To be honest: it doesn't sound much like "Lumkamakia". It's the sound shifts: if its true, then it started as "Lumk.." , then "Limg..." and finally "Lemg...".

And what is this 'makia'??

+++++

EDIT-3:

Wodin thene aldeste hêmde to Lumka-mâkja bi thêre Ê-mude to Ast-flyland by sin eldrum t-us.

Wodin, the eldest, lived at Lumkamakia, near the Eemude, in Oostflyland, with his parents.

This "Eemude" must be "Emden", a city in north-west Germany, at the North Sea coast: http://en.wikipedia.org/wiki/Emden

From this, combined with what I found out, Lemego/Lemgo/Limgauwe/Limga cannot be the same place as Lumka-makia.

++++++++

EDIT-4:

It appears "Lumka" or "Lumke" is a Frisian girls name:

Frisian names are similar to those of the rest of the Netherlands but some different forms occur. Many of these are taken from a poem printed in the 'Ostfriesche Nachrichten'.

http://www.infernaldreams.com/names/Europe/Western/Netherlands.htm

.

This Lemgo could explain the name van Lemego. Well found ! But it is far from E-mude (Embden). Maybe Lumkamakja is an old name for Embden ? Lum- could be spelled as Lim-, Leim- (leem) or Lom-. This Wodin or Odin is said to be a viking. So the place should be found close to the sea and the mouth of the Eems. Maybe we have to look for it in the same atlases and sources as we did succesfully for Kerenak.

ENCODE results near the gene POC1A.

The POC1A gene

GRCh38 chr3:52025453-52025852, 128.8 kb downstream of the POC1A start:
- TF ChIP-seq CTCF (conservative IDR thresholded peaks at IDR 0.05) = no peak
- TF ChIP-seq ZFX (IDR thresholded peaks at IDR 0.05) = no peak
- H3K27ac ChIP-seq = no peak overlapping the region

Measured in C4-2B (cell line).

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This Lemgo could explain the name van Lemego. Well found ! But it is far from E-mude (Embden). Maybe Lumkamakja is an old name for Embden ? Lum- could be spelled as Lim-, Leim- (leem) or Lom-. This Wodin or Odin is said to be a viking. So the place should be found close to the sea and the mouth of the Eems. Maybe we have to look for it in the same atlases and sources as we did succesfully for Kerenak.

The spelling of the city is "Emden", and yes, it sounds close to E-mude.

But look closely at the way it is written in the OLB: E - mude.. or... the "mouth of the river Ee".

There was a small river with the name Ee... and it's mouth lay near a city called Lemmer.

Well, that doesn't sound much like "Lumka-makia", right?

OK, so I checked for maybe an older name, and this is what they think Lemmer was called centuries ago: Lemmerbroek or Lammerbroek.

In het jaar 1165 geeft bisschop Godfried van Utrecht aan de Friezen van

Lammerbroek een stuk grond in het stroomgebied van de Tjonger. Die grond lag tussen de oude loop van de Linde en Kuinre. Het is zeer waarschijnlijk dat diezelfde Friezen - van Lammerhoek of Lemsterhoek - op verzoek van de abt van het St. Oduifusklooster in Staveren de loop van de Kromme Ee bij Tacozijl hebben verbeterd en als ter zake kundigen later het Lindegebied onder handen namen in opdracht van die abt, die in dienst was van de bisschop van Utrecht. Van dit bisdom was Kuinre als 't ware een kolonie.

De Kromme Ee was vroeger een belangrijke verbinding tussen de Middelzee en het meer Flevo.